Job titles change all the time. Data from the U.S. Census Bureau’s 1920 Census identified dairy farmers, farmers, stock raisers and laborers as the top occupations. Those were closely followed by clerks, retail dealers, servants, salespeople, machinists, millwrights, and toolmakers and carpenters.
That’s not an unsurprising list given the year, and by 1950, the picture had changed again. Milkmen, secretaries, gas station attendants, bus drivers and plumbers were the jobs that were climbing in popularity.
Since the rise of the tech industry, many jobs have fallen away entirely as the improved productivity and efficiency delivered by technological advances have made roles redundant.
On the flip side, entirely new sectors and job titles have also been created. For example, consider that before about 2008, there were no social media managers, directors or consultants.
And our time to achieve what sounds like a high-ranking role has diminished too. Whereas previously you may have spent a significant amount of your working life aiming toward a senior job title, these days, thanks to the competition for tech talent, getting a senior-sounding job title isn’t as difficult as it once was.
The rise of title inflation
Additionally, you may not even have or need the requisite experience either. It’s a phenomenon that’s being called “job title inflation,” with a 38% increase in senior-sounding job titles given to those with less experience in the past year, according to research from Datapeople.
Because 54% of Gen Zs expect an annual promotion, this practice represents a good way for employers to keep staff happy –– while crucially saving on salaries –– because inflated titles often come with no additional salary bump.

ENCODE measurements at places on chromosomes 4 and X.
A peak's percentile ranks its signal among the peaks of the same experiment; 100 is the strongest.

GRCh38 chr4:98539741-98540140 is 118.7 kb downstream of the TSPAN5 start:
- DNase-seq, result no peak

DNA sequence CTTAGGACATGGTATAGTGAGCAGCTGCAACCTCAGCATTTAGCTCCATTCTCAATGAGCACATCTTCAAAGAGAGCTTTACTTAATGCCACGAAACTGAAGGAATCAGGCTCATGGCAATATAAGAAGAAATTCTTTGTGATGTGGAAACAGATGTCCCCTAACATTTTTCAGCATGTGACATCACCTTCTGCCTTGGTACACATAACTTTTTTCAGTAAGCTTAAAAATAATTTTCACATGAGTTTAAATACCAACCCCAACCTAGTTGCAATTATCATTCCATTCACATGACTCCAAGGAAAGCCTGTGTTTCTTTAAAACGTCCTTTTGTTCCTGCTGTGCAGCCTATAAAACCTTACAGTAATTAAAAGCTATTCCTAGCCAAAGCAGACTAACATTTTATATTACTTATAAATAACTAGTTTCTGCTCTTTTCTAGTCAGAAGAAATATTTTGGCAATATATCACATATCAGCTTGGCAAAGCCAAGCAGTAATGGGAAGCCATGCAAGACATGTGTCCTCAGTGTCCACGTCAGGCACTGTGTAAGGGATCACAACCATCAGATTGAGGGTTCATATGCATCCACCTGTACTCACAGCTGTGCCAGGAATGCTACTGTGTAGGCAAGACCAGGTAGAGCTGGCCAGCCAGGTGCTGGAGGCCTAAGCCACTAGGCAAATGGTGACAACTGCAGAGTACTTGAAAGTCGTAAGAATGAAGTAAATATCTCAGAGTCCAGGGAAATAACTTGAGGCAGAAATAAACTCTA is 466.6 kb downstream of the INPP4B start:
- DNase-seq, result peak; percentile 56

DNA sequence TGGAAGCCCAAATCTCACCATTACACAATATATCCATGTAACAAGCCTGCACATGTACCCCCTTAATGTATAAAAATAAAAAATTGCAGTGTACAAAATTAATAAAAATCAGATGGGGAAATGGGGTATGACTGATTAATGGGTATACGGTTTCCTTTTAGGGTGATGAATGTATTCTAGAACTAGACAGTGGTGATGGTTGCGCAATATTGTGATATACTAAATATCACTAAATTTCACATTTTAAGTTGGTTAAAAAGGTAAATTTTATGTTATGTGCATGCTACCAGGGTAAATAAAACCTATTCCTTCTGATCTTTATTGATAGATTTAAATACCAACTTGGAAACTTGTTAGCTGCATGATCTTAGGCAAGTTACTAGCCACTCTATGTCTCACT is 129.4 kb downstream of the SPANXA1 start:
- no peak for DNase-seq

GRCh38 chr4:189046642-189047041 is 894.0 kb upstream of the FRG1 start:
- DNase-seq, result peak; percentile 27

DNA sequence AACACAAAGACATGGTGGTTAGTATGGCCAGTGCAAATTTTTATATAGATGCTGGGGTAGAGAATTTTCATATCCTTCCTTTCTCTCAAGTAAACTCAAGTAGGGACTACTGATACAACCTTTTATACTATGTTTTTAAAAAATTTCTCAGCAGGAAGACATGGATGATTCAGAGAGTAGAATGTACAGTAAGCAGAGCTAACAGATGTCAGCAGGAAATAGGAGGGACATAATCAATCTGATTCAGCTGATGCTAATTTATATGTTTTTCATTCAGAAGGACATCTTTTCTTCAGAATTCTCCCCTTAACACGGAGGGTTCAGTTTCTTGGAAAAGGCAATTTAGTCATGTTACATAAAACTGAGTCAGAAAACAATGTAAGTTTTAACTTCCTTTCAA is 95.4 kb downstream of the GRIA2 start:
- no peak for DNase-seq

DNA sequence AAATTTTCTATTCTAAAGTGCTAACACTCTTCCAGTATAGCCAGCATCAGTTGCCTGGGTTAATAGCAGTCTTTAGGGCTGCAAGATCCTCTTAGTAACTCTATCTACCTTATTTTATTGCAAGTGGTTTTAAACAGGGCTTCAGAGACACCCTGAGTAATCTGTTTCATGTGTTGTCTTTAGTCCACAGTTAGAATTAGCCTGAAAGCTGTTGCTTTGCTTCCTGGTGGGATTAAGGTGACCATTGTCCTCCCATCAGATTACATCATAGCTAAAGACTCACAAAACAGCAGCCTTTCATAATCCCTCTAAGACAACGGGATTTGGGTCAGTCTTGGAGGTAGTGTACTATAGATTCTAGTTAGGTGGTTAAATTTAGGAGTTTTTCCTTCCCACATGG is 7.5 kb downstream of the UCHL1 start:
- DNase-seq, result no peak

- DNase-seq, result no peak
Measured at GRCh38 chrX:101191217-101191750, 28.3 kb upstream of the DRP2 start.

For example, in 2022, EY appointed over 1,000 new partners, but crucially these hires won’t have access to the traditional share of equity that comes with the title. Plus, positions featuring ‘Lead,’ ‘Vice President’ or ‘Manager’ in the job title (with a maximum of two years’ experience) were up more than a third over the last year.
There are other reasons why the practice is proliferating. It is a way to keep up with the competition, which is also offering inflated titles, and can also be a godsend for startups as it can help to attract talented workers away from bigger companies where titles may be more tied to actual performance.
But job title inflation can also have the opposite effect. “More often than not, title inflation has a detrimental impact on candidate pools,” says Datapeople.
“Seemingly inflated titles that don’t fit the requirements can intimidate or confuse otherwise qualified candidates — or prevent them from finding jobs on search engines entirely. Subsequently, hiring teams may inadvertently attract unqualified applicants.”
So how can you identify an inflated job title? Take software engineering jobs as an example. It generally takes at least five to six years of experience in a relevant software engineering field to become a senior software engineer. So, if you’re spotting jobs that ask for two years’ of experience for a senior role, then you’ve hit the title inflation jackpot.
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